Proposed legislation reflects increasing focus on reducing anti-psychotic drug use in nursing homes

The reduction of antipsychotic drugs continues to be a hot-button topic for the federal government. First, the Centers for Medicaid and Medicare (CMS) announced its initiative to reduce antipsychotics in nursing homes by 15% by the end of 2013, and then the Office of the Inspector General (OIG) published its unflattering report on residents receiving atypical antipsychotic drugs. Last week, a bi-partisan group of Senators introduced legislation to provide further protection to nursing home residents.

As per a press release issued by Senator Richard Blumenthal’s office, “Senators Blumenthal, Kohl, Grassley Seek to Protect the Elderly and Taxpayers from Abusive Overprescribing of Antipsychotics,” the legislation is based on the OIG report referenced previously that antipsychotics are being misused. If passed, the proposed legislation would:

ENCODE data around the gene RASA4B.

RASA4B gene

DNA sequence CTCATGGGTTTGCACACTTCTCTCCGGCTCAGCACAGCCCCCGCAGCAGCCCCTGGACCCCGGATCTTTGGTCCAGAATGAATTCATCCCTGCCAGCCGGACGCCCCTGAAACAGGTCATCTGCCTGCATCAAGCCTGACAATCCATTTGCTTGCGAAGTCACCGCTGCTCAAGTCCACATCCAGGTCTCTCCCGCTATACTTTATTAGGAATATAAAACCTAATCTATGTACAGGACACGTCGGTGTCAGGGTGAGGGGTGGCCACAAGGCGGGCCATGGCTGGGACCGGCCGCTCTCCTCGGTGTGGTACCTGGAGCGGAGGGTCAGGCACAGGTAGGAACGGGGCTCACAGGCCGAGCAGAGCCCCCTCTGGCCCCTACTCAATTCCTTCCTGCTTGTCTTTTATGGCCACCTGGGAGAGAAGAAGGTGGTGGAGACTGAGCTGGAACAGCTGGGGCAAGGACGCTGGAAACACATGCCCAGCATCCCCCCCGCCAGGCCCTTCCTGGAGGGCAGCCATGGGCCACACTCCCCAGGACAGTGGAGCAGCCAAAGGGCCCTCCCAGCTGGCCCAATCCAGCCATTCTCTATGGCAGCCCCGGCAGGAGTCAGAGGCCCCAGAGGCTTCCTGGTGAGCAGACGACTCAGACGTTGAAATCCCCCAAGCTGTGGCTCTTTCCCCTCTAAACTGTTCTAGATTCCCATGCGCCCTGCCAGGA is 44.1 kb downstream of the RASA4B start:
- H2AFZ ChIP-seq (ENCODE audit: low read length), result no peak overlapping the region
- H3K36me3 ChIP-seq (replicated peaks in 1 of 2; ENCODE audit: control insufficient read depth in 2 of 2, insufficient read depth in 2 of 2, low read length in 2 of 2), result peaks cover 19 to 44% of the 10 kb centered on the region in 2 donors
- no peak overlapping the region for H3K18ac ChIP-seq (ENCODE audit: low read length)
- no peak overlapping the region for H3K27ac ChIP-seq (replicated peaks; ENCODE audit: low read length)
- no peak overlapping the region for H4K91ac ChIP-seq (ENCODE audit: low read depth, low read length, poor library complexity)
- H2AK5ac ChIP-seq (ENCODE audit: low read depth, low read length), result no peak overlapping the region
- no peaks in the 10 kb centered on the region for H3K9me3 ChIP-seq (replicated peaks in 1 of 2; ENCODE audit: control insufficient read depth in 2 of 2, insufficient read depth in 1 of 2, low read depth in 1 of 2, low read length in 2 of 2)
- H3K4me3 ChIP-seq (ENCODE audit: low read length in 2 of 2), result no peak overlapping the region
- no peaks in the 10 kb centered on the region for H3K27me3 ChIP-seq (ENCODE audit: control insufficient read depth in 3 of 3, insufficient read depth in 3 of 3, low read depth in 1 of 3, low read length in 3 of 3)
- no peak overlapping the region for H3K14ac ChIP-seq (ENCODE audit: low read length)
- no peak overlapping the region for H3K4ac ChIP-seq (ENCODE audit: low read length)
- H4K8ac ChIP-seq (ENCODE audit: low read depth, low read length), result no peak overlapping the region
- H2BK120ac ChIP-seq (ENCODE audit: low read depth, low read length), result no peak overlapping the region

• Require the development of a standardized protocol for obtaining informed consent before a resident could be given antipsychotic medications
  • Require a monthly aggregate report of antipsychotic drug use for each facility. This is an extension of the drug regimen review process that already exists in skilled nursing facilities.

If you are looking to learn more about implementing effective alternatives to antipsychotics in your nursing home, on October 3, 2012, CMS Compliance Group President Linda Elizaitis will be leading an audio conference for LeadingAge New York, “Managing Behaviors and Unnecessary Drugs.” The registration deadline is October 2, 2012 and must be completed online. Linda will be discussing how to assess difficult behaviors, implement effective alternatives to pharmacological interventions, and understanding the impact of F-329 in relationship to the QIS process.


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